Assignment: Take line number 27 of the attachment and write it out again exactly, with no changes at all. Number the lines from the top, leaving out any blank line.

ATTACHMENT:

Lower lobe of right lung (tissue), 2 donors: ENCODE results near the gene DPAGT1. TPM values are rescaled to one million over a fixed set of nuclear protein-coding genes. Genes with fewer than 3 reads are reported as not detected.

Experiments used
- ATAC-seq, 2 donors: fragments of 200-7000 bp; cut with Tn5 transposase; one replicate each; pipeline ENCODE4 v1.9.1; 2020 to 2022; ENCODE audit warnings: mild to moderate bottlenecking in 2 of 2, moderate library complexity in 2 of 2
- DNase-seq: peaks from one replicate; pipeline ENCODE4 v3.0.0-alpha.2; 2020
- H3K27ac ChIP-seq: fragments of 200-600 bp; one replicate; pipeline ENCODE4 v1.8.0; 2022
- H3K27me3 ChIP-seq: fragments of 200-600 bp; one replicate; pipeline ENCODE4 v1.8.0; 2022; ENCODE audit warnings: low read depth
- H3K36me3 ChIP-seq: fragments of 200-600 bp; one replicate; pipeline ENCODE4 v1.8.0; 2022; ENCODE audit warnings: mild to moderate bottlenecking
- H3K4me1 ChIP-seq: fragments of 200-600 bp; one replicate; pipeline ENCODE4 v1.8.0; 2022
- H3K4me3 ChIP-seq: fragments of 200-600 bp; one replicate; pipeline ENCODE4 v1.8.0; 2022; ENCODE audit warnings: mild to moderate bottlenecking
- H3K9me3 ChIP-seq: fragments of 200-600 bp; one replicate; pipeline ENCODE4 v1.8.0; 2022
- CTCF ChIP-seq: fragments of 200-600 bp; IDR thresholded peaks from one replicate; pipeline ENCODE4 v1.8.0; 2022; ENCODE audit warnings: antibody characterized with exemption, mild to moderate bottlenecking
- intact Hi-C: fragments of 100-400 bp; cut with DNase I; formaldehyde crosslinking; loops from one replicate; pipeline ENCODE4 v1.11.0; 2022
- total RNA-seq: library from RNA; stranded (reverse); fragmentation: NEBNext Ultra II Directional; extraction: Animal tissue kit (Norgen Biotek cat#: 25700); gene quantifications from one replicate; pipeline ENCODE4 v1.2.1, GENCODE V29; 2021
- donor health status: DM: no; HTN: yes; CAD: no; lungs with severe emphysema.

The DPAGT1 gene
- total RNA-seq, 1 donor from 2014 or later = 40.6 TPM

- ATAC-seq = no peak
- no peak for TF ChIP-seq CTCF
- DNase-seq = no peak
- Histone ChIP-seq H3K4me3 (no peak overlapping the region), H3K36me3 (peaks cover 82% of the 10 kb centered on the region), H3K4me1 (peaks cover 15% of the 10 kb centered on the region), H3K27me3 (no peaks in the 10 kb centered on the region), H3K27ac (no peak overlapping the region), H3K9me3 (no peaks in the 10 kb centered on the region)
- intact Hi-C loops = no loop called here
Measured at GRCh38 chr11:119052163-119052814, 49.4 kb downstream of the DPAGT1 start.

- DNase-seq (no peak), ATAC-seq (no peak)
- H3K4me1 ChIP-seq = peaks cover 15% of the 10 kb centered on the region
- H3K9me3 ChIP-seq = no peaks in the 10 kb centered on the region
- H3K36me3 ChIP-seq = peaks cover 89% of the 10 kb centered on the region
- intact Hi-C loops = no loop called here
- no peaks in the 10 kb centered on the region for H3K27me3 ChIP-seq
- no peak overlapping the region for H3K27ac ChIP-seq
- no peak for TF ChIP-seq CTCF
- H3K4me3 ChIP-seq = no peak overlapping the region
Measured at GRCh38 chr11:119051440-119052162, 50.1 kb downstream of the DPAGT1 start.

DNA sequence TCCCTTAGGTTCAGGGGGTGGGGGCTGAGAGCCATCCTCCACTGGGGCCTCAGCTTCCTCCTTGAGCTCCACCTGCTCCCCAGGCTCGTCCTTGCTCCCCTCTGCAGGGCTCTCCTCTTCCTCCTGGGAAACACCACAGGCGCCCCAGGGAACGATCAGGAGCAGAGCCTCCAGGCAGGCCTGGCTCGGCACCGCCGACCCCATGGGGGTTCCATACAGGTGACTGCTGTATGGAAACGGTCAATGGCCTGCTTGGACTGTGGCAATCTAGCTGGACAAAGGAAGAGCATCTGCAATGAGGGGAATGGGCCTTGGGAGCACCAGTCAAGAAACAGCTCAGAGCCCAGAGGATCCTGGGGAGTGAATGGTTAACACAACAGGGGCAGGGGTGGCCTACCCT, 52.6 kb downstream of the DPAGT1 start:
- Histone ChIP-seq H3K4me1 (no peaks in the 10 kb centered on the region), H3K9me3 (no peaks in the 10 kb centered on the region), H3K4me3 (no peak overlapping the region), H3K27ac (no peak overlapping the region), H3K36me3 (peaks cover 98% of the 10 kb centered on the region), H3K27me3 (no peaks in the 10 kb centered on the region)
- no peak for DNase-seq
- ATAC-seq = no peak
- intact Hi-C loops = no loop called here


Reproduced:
- intact Hi-C loops = no loop called here